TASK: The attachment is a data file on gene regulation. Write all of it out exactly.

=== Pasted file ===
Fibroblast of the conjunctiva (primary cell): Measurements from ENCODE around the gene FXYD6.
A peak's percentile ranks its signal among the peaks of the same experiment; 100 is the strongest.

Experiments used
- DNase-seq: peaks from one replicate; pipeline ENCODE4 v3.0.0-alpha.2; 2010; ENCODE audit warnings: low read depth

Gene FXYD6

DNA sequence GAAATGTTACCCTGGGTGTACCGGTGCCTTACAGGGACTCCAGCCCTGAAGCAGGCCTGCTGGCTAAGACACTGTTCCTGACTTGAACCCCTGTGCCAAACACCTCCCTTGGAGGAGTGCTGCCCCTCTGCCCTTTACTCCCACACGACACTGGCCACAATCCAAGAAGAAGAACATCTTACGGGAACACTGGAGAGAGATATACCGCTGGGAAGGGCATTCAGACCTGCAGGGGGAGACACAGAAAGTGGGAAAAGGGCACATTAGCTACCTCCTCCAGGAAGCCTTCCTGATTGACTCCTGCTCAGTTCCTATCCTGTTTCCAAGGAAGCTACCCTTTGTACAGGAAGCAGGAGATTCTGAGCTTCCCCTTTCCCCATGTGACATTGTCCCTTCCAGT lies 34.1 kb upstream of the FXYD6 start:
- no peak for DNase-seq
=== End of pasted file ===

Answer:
Fibroblast of the conjunctiva (primary cell): Measurements from ENCODE around the gene FXYD6.
A peak's percentile ranks its signal among the peaks of the same experiment; 100 is the strongest.

Experiments used
- DNase-seq: peaks from one replicate; pipeline ENCODE4 v3.0.0-alpha.2; 2010; ENCODE audit warnings: low read depth

Gene FXYD6

DNA sequence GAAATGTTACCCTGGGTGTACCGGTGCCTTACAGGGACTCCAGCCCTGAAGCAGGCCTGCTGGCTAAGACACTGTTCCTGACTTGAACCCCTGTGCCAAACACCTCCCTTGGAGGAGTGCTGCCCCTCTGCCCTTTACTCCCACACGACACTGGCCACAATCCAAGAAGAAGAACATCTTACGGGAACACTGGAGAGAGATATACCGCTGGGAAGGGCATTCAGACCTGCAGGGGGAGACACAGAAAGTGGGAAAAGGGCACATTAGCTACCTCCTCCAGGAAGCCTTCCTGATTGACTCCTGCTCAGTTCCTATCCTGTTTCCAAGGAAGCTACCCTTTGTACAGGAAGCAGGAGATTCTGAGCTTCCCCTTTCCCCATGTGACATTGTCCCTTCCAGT lies 34.1 kb upstream of the FXYD6 start:
- no peak for DNase-seq